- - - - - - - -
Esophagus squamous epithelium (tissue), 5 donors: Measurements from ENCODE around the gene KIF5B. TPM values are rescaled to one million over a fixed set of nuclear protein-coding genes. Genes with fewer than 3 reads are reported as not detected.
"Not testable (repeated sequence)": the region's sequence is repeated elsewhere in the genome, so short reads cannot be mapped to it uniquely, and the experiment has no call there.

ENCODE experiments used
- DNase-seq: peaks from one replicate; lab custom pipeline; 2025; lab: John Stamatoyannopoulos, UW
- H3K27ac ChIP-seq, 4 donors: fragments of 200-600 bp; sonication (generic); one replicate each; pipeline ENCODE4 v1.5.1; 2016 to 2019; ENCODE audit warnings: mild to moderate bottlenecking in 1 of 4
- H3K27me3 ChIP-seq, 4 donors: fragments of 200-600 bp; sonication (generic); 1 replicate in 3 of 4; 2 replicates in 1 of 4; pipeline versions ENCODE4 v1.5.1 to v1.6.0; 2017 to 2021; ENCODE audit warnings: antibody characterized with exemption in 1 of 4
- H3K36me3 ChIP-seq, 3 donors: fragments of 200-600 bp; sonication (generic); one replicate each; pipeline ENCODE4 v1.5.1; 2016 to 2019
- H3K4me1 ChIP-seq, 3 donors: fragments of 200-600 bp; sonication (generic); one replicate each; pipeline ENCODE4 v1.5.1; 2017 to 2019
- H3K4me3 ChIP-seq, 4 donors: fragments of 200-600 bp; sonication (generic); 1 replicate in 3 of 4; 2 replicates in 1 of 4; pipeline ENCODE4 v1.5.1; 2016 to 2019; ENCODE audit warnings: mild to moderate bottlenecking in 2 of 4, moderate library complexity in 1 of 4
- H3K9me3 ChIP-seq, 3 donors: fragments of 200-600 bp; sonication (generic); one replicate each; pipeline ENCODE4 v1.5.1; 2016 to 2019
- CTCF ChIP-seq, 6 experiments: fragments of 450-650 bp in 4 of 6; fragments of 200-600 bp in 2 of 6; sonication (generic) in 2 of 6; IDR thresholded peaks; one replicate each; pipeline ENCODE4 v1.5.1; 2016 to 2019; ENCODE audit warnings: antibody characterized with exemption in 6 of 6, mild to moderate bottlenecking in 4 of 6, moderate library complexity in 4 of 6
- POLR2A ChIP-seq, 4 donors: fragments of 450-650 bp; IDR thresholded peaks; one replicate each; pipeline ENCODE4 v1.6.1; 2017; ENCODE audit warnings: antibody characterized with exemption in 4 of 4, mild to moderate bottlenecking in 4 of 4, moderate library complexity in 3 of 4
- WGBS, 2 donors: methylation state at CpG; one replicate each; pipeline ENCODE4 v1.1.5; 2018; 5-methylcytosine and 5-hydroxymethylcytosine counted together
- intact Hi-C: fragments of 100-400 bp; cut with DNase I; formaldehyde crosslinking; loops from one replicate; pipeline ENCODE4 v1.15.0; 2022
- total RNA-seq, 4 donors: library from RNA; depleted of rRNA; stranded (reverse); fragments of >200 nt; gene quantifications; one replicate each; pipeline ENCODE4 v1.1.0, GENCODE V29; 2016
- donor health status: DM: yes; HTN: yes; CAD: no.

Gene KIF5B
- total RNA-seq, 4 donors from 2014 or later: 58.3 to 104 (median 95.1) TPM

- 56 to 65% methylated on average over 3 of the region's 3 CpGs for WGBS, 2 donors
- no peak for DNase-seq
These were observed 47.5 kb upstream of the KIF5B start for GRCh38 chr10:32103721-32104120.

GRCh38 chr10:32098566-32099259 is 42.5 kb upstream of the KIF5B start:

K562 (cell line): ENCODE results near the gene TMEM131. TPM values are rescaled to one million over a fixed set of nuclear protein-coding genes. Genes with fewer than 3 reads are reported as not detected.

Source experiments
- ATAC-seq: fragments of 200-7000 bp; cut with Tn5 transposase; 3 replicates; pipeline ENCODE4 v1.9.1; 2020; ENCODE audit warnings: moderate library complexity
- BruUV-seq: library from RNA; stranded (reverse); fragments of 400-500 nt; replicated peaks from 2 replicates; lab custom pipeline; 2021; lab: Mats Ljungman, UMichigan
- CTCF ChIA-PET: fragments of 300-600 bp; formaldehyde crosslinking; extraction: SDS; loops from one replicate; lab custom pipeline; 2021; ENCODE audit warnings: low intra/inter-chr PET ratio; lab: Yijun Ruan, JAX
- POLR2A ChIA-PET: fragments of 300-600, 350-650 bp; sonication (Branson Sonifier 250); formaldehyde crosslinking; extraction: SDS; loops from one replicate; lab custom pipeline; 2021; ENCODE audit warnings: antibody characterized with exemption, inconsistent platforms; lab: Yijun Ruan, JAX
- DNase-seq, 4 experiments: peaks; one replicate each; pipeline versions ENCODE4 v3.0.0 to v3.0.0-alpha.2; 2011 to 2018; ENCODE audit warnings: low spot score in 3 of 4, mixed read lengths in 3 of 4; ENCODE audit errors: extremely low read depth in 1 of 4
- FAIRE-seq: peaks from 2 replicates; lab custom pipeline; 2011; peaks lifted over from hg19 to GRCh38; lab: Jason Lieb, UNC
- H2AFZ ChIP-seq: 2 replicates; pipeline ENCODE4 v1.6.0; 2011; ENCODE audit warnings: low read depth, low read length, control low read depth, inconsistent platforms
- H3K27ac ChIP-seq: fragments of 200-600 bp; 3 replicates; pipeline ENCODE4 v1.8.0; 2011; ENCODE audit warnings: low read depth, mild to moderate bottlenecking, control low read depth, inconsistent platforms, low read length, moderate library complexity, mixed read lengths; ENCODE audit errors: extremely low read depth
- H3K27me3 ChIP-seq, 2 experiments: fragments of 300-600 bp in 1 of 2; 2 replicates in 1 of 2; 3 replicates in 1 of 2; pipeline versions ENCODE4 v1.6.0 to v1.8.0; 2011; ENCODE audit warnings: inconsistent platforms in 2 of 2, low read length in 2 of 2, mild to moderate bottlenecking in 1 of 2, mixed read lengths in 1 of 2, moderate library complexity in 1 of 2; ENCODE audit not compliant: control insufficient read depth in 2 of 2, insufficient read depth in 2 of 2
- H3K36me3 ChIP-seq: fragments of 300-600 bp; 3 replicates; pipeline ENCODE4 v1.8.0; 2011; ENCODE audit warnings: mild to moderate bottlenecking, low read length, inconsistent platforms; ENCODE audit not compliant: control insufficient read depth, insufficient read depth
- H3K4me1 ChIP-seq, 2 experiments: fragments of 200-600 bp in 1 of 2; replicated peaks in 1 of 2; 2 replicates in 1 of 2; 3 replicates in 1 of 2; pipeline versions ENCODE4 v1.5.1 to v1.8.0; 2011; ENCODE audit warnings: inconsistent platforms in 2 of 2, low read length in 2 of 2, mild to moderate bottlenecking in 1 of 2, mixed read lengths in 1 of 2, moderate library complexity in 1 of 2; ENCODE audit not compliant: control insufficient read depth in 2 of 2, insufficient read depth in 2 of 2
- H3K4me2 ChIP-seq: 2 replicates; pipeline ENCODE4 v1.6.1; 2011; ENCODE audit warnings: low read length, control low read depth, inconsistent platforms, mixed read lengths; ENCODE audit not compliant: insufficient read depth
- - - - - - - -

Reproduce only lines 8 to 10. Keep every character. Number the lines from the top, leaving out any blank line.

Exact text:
- H3K4me1 ChIP-seq, 3 donors: fragments of 200-600 bp; sonication (generic); one replicate each; pipeline ENCODE4 v1.5.1; 2017 to 2019
- H3K4me3 ChIP-seq, 4 donors: fragments of 200-600 bp; sonication (generic); 1 replicate in 3 of 4; 2 replicates in 1 of 4; pipeline ENCODE4 v1.5.1; 2016 to 2019; ENCODE audit warnings: mild to moderate bottlenecking in 2 of 4, moderate library complexity in 1 of 4
- H3K9me3 ChIP-seq, 3 donors: fragments of 200-600 bp; sonication (generic); one replicate each; pipeline ENCODE4 v1.5.1; 2016 to 2019